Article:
Danielle McGuire is an award-winning author and Associate Professor in the History Department at Wayne State University in Detroit, MI. She is the recipient of the 2011 Frederick Jackson Turner Award, the 2011 Lillian Smith Award.
Her dissertation on sexualized racial violence and the African American freedom struggle received the 2008 Lerner Scott Prize for best dissertation in women’s history. Her essay, “It was Like We Were All Raped: Sexualized Violence, Community Mobilization and the African American Freedom Struggle,” published in the Journal of American History won the A. Elizabeth Taylor Prize for best essay in southern women’s history and was reprinted in the Best Essays in American History 2006.
McGuire is a Distinguished Lecturer for the Organization of American Historians and has appeared on National Public Radio, BookTV (CSPAN), CNN, MSNBC.com and dozens of local radio stations throughout the United States and Canada. Her essays have appeared in the Journal of American History, on the Huffington Post, TheGrio.com and TheRoot.com.
She lives with her husband and two children in metro Detroit.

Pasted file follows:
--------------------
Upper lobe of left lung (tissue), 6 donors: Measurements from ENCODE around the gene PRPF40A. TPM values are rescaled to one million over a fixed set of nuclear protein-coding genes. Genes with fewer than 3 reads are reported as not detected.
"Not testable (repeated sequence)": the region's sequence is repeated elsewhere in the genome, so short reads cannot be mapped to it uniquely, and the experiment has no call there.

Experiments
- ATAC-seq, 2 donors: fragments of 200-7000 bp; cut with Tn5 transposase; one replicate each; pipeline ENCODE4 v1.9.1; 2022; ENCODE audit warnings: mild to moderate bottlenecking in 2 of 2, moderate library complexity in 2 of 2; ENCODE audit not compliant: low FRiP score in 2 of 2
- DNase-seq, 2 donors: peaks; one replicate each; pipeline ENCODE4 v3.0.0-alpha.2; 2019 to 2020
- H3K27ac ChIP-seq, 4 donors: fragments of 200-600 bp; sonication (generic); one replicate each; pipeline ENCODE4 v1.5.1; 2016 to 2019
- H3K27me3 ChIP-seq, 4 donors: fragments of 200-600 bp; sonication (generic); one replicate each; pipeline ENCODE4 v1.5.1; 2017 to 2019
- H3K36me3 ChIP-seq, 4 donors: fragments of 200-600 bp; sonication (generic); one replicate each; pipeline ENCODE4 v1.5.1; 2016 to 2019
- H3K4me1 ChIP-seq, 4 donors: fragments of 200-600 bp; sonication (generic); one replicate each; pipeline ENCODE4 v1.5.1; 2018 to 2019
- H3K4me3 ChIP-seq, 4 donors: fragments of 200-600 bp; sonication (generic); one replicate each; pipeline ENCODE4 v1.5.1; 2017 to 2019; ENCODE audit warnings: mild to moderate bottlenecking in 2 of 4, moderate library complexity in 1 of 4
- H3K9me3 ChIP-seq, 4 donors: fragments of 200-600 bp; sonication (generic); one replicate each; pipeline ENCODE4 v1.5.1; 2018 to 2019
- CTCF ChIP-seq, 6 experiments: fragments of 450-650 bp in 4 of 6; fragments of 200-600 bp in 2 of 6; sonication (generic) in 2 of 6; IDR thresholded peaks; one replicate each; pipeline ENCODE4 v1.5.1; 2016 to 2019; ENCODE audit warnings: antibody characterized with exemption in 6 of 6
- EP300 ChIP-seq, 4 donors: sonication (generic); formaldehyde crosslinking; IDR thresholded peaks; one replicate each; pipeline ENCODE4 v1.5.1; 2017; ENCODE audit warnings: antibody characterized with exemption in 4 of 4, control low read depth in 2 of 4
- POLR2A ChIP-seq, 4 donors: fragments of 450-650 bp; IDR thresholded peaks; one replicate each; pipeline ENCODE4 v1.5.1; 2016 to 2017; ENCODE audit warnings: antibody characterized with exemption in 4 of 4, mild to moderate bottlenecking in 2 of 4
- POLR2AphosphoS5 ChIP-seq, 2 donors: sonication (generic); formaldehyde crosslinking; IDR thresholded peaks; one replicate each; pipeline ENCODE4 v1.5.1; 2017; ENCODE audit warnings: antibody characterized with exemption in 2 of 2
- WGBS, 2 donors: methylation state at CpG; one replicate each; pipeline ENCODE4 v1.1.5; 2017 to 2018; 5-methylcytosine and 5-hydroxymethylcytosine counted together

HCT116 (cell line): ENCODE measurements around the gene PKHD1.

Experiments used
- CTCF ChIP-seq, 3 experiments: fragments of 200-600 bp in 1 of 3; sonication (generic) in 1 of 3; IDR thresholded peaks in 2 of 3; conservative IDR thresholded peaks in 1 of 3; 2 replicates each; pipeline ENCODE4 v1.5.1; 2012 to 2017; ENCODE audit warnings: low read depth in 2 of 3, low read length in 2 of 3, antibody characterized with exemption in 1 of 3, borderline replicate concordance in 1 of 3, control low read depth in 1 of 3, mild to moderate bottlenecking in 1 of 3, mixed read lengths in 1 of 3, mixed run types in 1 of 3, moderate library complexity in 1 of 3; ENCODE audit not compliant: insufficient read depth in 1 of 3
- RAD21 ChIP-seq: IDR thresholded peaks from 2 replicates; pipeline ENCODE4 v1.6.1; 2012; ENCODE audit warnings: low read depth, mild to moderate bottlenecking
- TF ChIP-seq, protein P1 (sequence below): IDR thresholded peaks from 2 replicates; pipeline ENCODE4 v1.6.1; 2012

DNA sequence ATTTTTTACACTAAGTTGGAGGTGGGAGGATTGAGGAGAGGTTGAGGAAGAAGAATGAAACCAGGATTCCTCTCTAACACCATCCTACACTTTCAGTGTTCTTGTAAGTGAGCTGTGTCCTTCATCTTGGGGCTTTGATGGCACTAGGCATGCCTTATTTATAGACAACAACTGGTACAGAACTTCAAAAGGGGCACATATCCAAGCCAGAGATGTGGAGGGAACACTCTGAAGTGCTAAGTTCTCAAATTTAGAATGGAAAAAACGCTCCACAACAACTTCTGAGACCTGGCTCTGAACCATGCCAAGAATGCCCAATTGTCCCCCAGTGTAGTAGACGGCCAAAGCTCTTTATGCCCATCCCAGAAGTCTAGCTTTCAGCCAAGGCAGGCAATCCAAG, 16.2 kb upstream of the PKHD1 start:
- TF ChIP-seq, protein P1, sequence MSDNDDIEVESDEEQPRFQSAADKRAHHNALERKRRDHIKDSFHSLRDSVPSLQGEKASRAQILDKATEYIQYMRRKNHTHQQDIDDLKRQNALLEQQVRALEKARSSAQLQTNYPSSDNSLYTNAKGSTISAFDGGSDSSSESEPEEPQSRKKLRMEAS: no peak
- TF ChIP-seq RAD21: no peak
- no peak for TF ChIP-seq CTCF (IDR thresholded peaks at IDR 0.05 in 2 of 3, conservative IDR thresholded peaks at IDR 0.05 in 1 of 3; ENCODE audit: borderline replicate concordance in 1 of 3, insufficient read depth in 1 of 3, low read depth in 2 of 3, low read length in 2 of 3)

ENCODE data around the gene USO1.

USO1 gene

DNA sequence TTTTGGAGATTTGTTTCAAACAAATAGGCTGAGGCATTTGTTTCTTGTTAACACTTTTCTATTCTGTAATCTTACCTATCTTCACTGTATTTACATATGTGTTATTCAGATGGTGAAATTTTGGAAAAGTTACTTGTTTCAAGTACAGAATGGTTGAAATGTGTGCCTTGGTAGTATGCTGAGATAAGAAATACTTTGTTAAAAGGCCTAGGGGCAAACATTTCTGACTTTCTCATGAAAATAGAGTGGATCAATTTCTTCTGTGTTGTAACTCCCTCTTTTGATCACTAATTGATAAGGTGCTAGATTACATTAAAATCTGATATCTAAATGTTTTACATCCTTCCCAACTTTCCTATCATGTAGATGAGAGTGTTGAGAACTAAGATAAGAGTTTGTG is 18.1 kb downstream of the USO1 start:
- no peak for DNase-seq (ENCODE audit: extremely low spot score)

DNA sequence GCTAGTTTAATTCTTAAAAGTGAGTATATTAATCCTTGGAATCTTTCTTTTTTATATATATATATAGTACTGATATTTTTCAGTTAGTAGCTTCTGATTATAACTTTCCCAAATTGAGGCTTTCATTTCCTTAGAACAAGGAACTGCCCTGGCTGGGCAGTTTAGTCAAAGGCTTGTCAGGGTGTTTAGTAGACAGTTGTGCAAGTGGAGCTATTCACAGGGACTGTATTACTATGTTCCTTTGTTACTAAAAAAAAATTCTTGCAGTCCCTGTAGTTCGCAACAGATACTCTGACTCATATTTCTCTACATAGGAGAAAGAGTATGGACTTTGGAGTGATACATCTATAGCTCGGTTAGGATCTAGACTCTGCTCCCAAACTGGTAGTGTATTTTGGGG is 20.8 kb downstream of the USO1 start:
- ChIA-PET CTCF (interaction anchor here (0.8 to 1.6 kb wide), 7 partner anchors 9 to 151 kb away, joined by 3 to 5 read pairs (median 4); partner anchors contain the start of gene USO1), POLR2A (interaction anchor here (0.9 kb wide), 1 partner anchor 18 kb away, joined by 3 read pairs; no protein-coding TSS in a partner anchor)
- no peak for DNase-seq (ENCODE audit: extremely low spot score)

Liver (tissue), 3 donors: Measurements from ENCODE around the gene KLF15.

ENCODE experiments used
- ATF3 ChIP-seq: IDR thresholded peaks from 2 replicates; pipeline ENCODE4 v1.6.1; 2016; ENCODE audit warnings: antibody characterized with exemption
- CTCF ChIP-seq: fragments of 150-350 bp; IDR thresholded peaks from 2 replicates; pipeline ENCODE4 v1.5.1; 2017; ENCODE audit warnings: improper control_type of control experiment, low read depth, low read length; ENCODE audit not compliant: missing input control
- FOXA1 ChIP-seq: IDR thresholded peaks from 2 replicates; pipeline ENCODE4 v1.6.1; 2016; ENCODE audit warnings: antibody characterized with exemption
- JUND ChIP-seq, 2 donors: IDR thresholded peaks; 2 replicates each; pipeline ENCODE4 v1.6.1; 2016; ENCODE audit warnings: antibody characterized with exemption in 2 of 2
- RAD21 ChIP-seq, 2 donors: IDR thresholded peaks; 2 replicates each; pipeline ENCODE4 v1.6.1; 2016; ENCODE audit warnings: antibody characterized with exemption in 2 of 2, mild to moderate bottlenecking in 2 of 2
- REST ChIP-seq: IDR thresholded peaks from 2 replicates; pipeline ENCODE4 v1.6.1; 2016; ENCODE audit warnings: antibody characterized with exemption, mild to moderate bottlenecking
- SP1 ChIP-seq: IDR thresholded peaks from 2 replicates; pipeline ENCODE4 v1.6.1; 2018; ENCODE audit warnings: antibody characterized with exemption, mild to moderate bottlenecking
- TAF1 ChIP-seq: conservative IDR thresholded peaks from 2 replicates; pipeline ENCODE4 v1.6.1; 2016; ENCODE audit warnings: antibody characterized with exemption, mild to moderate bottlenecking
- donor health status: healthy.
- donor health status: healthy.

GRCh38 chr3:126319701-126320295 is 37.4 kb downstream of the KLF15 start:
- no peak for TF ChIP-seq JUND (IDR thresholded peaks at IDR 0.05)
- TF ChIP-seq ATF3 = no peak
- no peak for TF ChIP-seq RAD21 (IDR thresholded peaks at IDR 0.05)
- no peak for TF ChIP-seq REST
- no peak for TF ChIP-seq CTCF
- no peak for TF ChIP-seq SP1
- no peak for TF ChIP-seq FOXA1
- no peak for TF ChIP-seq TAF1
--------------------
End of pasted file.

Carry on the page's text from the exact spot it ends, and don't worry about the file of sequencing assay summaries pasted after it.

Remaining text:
A groundbreaking book by Danielle L. McGuire. The author gives us the never-before-told history of how the civil rights movement began; how it was in part started in protest against the ritualistic rape of black women by white men who used economic intimidation, sexual violence, and terror to derail the freedom movement; and how those forces persisted unpunished throughout the Jim Crow era. Black women’s protests against sexual assault and interracial rape fueled civil rights campaigns throughout the South that began during WWII and went through to the Black Power Movement. The Montgomery bus boycott was the baptism, not the birth, of that movement….